Attending a Career Fair in the United States? You Need to Read This!


Sounds easy, right? Well it can be if you approach the career fair prepared and confidently. Being prepared will bring you confidence….
Step 1.  Have some business cards or ‘calling cards’ printed. No need to create anything fancy, but they should be professional.  Visit Staples or an online business card company. Make sure to include your name, academic degree status/area of study, address, phone number, email address and LinkedIn contact information. You shouldn’t have a company name on it – if you are still a student, it is fine to include the college or university you are attending. (Take a look at Sample Business Cards
Step 2.  Create a professional résumé. Make sure at least two people have reviewed it for errors – grammar and organizational. If possible, have a career counselor look at it. Print out several copies to hand out to prospective employers.  (Take a look at Purdue OWL’s Résumé Workshop)
Step 3.  Check out the layout of the fair and where each company you are interested in will be stationed. This will allow you to make the most of your time as you won’t be wandering around looking for the companies you want to approach.
Step 4. Research the companies – who they are, what positions they have open, what their culture is, and what they do. Don’t meet the representative from a company without knowing some information about them. This will allow you to ask questions that are not topical in nature, but deeper and more probing. Prepare questions. Don’t be caught off guard!
  • When you meet the representative – shake their hand, look at them in the eyes and smile.  Nonverbal communication is as important as what you will say.
  • Create a credibility statement. What’s this you ask?
Create a pitch about yourself that provides an employer with three skills you have that they would deem desirable.  Don’t share them unless asked and relevant. Remember, they have your résumé, so when they meet you, they want to hear narratives that support what they can read about you.
When you choose these skills to describe what you can do, create a narrative that describes when you used them.
For example: “I am a great leader, I take initiative when I work in groups to organize and keep everyone on task. This past semester I worked with a group of four peers to create a blog for a project. When we first met, I asked everyone to express what skills they had to help create the blog. After that, I created a timeline for us to follow to make sure we would be ready to launch the blog by the deadline. I then created a Google document so we could all share our work. Although we all worked as a team, I took the lead in making sure we worked efficiently. The blog was a success – it was a great learning experience for all of us. *”If you’d like to see the blog, I ‘d be happy to email you the link.”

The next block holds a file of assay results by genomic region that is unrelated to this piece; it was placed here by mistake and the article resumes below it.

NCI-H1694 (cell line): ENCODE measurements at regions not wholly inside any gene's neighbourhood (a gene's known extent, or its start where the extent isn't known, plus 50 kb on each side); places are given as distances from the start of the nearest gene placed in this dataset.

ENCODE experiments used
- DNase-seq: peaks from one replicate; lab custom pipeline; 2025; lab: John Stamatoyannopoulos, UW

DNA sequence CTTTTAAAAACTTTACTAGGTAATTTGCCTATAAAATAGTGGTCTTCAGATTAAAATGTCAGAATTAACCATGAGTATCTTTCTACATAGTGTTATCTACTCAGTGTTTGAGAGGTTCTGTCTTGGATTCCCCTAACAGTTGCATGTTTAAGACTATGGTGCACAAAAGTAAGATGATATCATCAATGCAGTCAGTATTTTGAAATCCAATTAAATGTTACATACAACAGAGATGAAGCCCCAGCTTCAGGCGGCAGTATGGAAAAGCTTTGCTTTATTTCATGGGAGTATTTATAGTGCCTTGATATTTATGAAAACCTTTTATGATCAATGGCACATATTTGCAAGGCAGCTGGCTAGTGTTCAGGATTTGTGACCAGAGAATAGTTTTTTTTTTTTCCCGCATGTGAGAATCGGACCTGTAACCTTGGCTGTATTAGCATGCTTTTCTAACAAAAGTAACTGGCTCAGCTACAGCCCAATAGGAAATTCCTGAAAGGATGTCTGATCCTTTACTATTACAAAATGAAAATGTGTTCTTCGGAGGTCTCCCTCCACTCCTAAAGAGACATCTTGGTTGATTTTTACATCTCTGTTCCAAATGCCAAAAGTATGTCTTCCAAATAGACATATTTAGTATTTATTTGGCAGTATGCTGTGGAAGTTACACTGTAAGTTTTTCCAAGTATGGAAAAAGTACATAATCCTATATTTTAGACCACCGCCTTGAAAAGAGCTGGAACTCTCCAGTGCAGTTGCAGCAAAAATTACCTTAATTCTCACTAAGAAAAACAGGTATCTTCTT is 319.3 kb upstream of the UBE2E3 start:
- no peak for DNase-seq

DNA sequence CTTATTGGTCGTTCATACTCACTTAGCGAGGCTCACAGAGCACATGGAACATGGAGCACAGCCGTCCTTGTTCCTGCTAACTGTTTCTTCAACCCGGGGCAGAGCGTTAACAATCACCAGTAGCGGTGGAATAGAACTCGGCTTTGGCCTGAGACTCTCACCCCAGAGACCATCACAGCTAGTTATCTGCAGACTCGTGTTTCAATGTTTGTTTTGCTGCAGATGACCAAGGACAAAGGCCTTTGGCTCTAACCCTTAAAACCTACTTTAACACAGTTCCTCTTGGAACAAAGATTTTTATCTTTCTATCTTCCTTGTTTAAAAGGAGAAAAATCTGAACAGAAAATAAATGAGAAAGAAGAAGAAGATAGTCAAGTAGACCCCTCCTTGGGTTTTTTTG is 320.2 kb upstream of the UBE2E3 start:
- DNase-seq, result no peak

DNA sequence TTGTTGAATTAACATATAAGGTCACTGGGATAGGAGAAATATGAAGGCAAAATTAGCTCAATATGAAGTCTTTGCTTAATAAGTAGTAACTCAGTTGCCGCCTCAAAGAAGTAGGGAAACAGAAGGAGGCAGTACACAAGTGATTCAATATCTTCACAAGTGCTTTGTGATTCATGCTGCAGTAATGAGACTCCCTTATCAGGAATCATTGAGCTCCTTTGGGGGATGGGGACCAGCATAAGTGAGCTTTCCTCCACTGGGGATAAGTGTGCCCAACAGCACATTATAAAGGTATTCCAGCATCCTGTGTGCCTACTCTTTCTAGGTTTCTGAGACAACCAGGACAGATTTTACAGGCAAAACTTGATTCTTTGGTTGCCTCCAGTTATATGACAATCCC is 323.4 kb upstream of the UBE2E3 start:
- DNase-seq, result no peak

*Follow up with an action step if it seems appropriate.
Step 6.  Craft your pitch carefully and make sure it responds to what is being asked.  Listen carefully.  Don’t be too aggressive, but exude confidence and professionalism. Usually one of the skill narratives you have prepared will be suitable as a response – but make sure you choose the correct one at the right time.
Step 7.  Shake their hand, look at them directly in the eyes and smile. Leave with a promise to stay in touch and follow up. Give them a copy of your résumé and your business card. Email them or write them a hand written note stating how nice it was to meet them.
Good Luck!
P.S. Although the steps described above are used in the U. S., most can be used when greeting a representative from a global company as well. Take into consideration the culture and language of the company representatives.

American Idioms

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Have you every watched an American film or television show with a group of Americans who laughed out loud at something that was just said...but you had no idea what was so funny?

It was most likely because an idiom was used that you had no idea how to translate. Translation just doesn't work for idioms because they don't mean what the words are - but what the group of words mean to locals. Every language has them - but you already know that!

Example of sentences filled with idioms - see the list below to find out what the idioms used here mean:
You may be thinking that idioms are all greek to you and continue to be a doubting Thomas ...saying to yourself, "I can't possibly learn them all." That may be true - but learning a few to begin with is a piece of cake. If you find it difficult, many are in the same boat.  At the end of the list of idioms below are more sentences that combine additional idioms.  See if you can understand them!

I won't beat around the bush, (yes this is an idiom meaning, get right to the point) understanding and using American idioms isn't easy for people who speak English as a second language! You will be amazed at how many are really quite similar in many languages.

Just like any language, idioms or slang expressions, are used all the time by fluent speakers of a language. An idiom is defined by as:


  [id-ee-uhm]  Show IPA